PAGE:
Feeds

NSA stakes out virtual battlefield

Throwing elbows with a dozen federal agencies

  • alert
  • submit to reddit

Beginner's guide to SSL certificates

Cyberspace is fast becoming a strategic arena in which America must prepare to do battle with foreign adversaries, the US National Security Agency (NSA) Director, Air Force General Michael Hayden, observed on Monday.

"Information is now a place," Hayden argued during a National Institute of Standards and Technology (NIST) computer security conference in Maryland. "It is a place where we must ensure American security as surely as....sea, air and space."

The virtual battlefield has "taken on a dimension within which we will conduct operations to ensure American security," he said.

However, the "legal structure into which [information operations] must fit" has yet to be moulded into a final form. But, "as the United States begins to think about what it....wants to do when it is under [cyber-] attack, it raises a really interesting question that we all have to work through in context of....democracy," he observed.

Last year the US Joint Chiefs of Staff Chairman, Army General Henry "Hugh" Shelton, confirmed that US forces had mounted limited (and not terribly effective) information attacks against Serb networks during the bombing campaign against Slobo & Co., and without much public, democratic soul-searching.

Because Hayden mentioned that the NSA has yet to receive authorisation to launch a cyber attack, we're left to surmise that the Serb attacks were launched under auspices of the CIA.

Hayden said the NSA is eager to play a defensive role as well, protecting US telecomms networks against attacks from "cyber terrorists, a malicious hacker or even a non-malicious hacker," and in so doing alluded to potential conflicts where purviews might overlap. For example, the CIA and the FBI's National Infrastructure Protection Centre (NIPC) are also motivated by similar defensive obligations.

Because the security establishment tends (often with good reason) to err on the side of secrecy, it's not clear whether there is a duplication of effort and a potential for counter-productive treading on feet here, or whether a clear scheme of who handles what and when has been mapped out.

We hope one has, but according to Hayden, the NSA seems to be all over the place, now cultivating partnerships with the IT industry and e-commerce to improve network security in key areas, matters also of interest to the Department of Justice, the Department of Commerce, the Department of State, the Department of the Treasury, the Federal Communications Commission, the Department of Energy and the General Services Administration, to offer a short list.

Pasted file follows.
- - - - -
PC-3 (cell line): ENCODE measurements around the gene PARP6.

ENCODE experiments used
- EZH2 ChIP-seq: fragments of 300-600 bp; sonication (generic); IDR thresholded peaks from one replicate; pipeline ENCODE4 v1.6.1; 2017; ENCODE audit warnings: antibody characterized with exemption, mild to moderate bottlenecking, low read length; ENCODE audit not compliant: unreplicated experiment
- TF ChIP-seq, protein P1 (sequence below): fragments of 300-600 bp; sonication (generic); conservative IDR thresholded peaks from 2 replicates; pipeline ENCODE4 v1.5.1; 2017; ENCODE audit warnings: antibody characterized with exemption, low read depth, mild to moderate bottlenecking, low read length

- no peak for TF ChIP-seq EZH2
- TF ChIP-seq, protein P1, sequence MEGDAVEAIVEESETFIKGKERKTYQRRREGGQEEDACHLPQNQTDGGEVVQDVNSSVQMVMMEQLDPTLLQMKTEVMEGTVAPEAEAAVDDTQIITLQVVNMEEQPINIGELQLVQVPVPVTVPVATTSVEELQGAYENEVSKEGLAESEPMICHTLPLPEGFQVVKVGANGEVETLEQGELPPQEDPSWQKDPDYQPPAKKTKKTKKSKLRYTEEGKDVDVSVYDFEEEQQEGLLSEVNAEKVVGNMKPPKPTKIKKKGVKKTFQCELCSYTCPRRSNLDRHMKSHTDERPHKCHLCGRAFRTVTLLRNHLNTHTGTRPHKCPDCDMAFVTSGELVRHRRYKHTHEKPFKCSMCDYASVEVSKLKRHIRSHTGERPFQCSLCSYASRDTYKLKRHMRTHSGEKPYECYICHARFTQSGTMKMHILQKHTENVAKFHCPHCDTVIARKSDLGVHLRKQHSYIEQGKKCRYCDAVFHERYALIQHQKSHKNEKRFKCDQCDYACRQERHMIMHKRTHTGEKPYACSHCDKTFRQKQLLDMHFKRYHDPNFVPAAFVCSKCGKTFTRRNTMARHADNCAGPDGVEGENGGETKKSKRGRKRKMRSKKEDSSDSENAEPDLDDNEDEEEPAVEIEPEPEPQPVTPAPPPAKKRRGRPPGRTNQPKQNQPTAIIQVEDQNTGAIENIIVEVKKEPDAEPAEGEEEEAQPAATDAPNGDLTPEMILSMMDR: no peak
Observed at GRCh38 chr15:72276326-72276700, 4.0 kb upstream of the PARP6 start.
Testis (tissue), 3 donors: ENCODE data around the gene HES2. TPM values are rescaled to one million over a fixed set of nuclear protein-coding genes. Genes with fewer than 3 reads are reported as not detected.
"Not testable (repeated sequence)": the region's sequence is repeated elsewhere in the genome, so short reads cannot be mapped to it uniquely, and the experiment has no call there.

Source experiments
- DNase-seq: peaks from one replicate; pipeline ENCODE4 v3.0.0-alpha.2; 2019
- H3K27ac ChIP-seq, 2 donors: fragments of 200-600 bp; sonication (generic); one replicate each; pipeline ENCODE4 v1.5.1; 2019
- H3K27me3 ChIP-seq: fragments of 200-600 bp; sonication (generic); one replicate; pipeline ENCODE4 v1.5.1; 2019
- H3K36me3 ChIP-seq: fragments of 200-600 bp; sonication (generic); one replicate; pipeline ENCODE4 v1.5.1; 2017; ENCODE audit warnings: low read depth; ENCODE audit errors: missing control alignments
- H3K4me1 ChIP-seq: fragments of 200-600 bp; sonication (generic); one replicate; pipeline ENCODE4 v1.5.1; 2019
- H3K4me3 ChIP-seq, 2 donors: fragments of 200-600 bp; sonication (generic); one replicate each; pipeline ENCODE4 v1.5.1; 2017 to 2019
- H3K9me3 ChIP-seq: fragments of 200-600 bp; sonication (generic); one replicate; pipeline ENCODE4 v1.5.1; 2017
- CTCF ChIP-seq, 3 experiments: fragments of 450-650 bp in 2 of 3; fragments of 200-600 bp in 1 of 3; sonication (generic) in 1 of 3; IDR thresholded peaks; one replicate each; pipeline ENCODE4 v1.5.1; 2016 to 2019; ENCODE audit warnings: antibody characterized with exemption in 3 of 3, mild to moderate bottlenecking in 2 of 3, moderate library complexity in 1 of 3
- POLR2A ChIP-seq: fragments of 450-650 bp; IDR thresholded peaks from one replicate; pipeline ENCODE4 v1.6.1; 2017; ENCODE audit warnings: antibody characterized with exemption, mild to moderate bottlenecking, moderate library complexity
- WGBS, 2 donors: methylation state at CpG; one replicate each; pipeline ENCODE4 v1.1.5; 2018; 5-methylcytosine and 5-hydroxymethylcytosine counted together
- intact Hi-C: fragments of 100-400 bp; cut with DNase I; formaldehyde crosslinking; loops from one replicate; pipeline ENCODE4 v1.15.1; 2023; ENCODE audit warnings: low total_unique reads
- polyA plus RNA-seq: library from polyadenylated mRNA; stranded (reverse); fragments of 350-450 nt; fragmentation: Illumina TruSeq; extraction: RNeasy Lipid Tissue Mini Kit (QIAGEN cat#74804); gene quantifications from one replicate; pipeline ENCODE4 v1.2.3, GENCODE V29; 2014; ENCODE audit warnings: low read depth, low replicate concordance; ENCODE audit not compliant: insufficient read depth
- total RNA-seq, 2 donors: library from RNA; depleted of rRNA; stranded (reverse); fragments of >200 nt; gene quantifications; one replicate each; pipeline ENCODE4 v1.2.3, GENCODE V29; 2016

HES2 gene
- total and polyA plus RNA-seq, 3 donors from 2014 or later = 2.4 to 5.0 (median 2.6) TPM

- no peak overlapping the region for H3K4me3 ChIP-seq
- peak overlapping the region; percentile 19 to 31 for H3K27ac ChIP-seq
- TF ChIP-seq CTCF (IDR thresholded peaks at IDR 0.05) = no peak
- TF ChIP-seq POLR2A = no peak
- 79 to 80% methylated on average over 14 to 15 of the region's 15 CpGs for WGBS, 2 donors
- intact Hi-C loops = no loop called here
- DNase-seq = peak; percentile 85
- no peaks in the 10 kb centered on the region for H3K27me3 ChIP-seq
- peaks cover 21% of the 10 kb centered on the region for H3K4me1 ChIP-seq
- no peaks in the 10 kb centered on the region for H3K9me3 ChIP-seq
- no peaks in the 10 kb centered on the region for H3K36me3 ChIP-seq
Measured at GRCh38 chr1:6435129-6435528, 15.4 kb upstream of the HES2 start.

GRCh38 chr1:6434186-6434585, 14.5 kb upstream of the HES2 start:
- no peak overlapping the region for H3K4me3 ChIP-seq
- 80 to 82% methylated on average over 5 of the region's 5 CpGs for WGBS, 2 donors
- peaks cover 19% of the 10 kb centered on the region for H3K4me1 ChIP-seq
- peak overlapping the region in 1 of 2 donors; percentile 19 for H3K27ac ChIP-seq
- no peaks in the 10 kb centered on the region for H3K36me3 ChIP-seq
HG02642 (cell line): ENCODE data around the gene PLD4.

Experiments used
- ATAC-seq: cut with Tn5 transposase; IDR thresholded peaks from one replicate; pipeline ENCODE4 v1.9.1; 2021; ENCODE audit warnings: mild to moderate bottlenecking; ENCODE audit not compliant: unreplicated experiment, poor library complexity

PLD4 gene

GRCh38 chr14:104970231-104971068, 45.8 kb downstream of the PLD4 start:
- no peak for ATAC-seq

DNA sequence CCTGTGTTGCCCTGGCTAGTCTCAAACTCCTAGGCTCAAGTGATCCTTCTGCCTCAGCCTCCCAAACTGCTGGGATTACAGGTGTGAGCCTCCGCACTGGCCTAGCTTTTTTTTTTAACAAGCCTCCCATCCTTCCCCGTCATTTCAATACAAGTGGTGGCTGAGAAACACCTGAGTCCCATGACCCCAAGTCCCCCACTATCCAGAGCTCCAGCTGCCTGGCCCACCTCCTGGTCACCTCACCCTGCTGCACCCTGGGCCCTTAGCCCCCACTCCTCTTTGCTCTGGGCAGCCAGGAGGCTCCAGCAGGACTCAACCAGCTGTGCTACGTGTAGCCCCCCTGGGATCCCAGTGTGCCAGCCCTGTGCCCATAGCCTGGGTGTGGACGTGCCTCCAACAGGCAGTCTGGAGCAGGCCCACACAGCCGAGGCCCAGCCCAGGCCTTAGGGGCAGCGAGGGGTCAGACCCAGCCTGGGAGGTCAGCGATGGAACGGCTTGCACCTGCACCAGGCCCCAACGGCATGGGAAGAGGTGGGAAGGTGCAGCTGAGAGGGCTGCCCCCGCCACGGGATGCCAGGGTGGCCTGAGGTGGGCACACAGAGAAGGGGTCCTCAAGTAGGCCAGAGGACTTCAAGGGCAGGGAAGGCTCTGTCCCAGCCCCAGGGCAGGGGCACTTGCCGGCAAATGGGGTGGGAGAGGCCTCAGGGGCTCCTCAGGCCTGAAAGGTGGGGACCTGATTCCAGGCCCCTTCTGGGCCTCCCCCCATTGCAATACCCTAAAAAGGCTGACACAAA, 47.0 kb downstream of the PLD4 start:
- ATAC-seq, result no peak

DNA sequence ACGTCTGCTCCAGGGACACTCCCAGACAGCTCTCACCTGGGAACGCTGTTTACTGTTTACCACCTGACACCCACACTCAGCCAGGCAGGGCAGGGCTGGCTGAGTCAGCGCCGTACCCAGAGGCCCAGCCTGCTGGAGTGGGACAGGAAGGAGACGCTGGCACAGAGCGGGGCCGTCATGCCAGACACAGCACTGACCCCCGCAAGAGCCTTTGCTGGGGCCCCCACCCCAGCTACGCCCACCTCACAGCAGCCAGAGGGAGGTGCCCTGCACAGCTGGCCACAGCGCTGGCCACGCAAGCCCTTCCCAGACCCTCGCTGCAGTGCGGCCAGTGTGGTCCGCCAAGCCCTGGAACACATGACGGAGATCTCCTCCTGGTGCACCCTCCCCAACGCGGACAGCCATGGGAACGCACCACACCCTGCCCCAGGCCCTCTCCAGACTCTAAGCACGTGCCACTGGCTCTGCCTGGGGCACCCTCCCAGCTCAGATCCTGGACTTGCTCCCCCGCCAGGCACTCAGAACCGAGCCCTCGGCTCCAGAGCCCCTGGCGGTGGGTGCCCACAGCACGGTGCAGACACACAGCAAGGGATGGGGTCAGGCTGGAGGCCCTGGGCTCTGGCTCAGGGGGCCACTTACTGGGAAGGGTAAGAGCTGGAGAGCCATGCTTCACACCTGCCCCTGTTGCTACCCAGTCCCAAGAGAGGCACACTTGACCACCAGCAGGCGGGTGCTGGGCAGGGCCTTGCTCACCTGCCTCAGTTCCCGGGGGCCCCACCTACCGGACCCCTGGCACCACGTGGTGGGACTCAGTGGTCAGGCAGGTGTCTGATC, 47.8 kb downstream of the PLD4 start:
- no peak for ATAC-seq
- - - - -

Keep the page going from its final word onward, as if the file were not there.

This is all well and good so long as a dozen federal agencies, the White House, and those way-sexy unconventional warfare crews and 'X-Divisions' of the Department of Defence, aren't trying to do the same, and working from their own, unique scripts. ®

Providing a secure and efficient Helpdesk

More from The Register

next story
Scrapping the Human Rights Act: What about privacy and freedom of expression?
Justice minister's attack to destroy ability to challenge state
WHY did Sunday Mirror stoop to slurping selfies for smut sting?
Tabloid splashes, MP resigns - but there's a BIG copyright issue here
Hey Brit taxpayers. You just spent £4m on Central London ‘innovation playground’
Catapult me a Mojito, I feel an Digital Innovation coming on
Google hits back at 'Dear Rupert' over search dominance claims
Choc Factory sniffs: 'We're not pirate-lovers - also, you publish The Sun'
EU to accuse Ireland of giving Apple an overly peachy tax deal – report
Probe expected to say single-digit rate was unlawful
Inequality increasing? BOLLOCKS! You heard me: 'Screw the 1%'
There's morality and then there's economics ...
While you queued for an iPhone 6, Apple's Cook sold shares worth $35m
Right before the stock took a 3.8% dive amid bent and broken mobe drama
EU probes Google’s Android omerta again: Talk now, or else
Spill those Android secrets, or we’ll fine you
prev story

Whitepapers

Forging a new future with identity relationship management
Learn about ForgeRock's next generation IRM platform and how it is designed to empower CEOS's and enterprises to engage with consumers.
Storage capacity and performance optimization at Mizuno USA
Mizuno USA turn to Tegile storage technology to solve both their SAN and backup issues.
The next step in data security
With recent increased privacy concerns and computers becoming more powerful, the chance of hackers being able to crack smaller-sized RSA keys increases.
Security for virtualized datacentres
Legacy security solutions are inefficient due to the architectural differences between physical and virtual environments.
A strategic approach to identity relationship management
ForgeRock commissioned Forrester to evaluate companies’ IAM practices and requirements when it comes to customer-facing scenarios versus employee-facing ones.